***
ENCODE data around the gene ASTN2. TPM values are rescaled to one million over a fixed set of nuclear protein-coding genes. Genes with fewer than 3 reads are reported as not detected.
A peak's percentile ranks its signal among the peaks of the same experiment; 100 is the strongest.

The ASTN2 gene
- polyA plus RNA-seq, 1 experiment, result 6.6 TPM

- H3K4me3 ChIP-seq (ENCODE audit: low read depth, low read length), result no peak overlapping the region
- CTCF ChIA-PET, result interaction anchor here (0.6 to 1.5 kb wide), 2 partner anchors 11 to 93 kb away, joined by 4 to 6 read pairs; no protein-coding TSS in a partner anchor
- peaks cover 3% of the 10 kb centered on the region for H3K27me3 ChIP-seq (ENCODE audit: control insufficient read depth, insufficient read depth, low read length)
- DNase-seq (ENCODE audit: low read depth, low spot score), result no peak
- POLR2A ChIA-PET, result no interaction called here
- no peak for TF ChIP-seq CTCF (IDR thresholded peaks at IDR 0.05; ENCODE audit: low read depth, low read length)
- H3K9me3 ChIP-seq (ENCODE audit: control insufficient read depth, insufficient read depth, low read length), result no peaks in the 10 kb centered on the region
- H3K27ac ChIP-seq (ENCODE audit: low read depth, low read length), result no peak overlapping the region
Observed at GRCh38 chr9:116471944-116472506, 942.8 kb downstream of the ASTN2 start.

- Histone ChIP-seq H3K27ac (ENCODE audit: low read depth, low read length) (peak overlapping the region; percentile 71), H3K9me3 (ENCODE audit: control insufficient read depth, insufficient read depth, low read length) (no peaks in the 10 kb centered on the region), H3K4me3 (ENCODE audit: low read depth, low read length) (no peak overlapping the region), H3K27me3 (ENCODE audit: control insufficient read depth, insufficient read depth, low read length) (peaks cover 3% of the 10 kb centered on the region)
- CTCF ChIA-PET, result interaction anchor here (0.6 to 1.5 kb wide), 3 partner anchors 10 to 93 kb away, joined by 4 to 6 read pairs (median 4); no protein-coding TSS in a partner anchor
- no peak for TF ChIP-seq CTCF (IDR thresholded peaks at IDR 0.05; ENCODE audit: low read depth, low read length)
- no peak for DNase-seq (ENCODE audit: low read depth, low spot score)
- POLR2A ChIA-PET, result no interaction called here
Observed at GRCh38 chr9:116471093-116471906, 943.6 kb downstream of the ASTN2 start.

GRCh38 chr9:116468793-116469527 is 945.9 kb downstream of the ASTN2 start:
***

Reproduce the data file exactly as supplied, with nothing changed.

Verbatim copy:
ENCODE data around the gene ASTN2. TPM values are rescaled to one million over a fixed set of nuclear protein-coding genes. Genes with fewer than 3 reads are reported as not detected.
A peak's percentile ranks its signal among the peaks of the same experiment; 100 is the strongest.

The ASTN2 gene
- polyA plus RNA-seq, 1 experiment, result 6.6 TPM

- H3K4me3 ChIP-seq (ENCODE audit: low read depth, low read length), result no peak overlapping the region
- CTCF ChIA-PET, result interaction anchor here (0.6 to 1.5 kb wide), 2 partner anchors 11 to 93 kb away, joined by 4 to 6 read pairs; no protein-coding TSS in a partner anchor
- peaks cover 3% of the 10 kb centered on the region for H3K27me3 ChIP-seq (ENCODE audit: control insufficient read depth, insufficient read depth, low read length)
- DNase-seq (ENCODE audit: low read depth, low spot score), result no peak
- POLR2A ChIA-PET, result no interaction called here
- no peak for TF ChIP-seq CTCF (IDR thresholded peaks at IDR 0.05; ENCODE audit: low read depth, low read length)
- H3K9me3 ChIP-seq (ENCODE audit: control insufficient read depth, insufficient read depth, low read length), result no peaks in the 10 kb centered on the region
- H3K27ac ChIP-seq (ENCODE audit: low read depth, low read length), result no peak overlapping the region
Observed at GRCh38 chr9:116471944-116472506, 942.8 kb downstream of the ASTN2 start.

- Histone ChIP-seq H3K27ac (ENCODE audit: low read depth, low read length) (peak overlapping the region; percentile 71), H3K9me3 (ENCODE audit: control insufficient read depth, insufficient read depth, low read length) (no peaks in the 10 kb centered on the region), H3K4me3 (ENCODE audit: low read depth, low read length) (no peak overlapping the region), H3K27me3 (ENCODE audit: control insufficient read depth, insufficient read depth, low read length) (peaks cover 3% of the 10 kb centered on the region)
- CTCF ChIA-PET, result interaction anchor here (0.6 to 1.5 kb wide), 3 partner anchors 10 to 93 kb away, joined by 4 to 6 read pairs (median 4); no protein-coding TSS in a partner anchor
- no peak for TF ChIP-seq CTCF (IDR thresholded peaks at IDR 0.05; ENCODE audit: low read depth, low read length)
- no peak for DNase-seq (ENCODE audit: low read depth, low spot score)
- POLR2A ChIA-PET, result no interaction called here
Observed at GRCh38 chr9:116471093-116471906, 943.6 kb downstream of the ASTN2 start.

GRCh38 chr9:116468793-116469527 is 945.9 kb downstream of the ASTN2 start: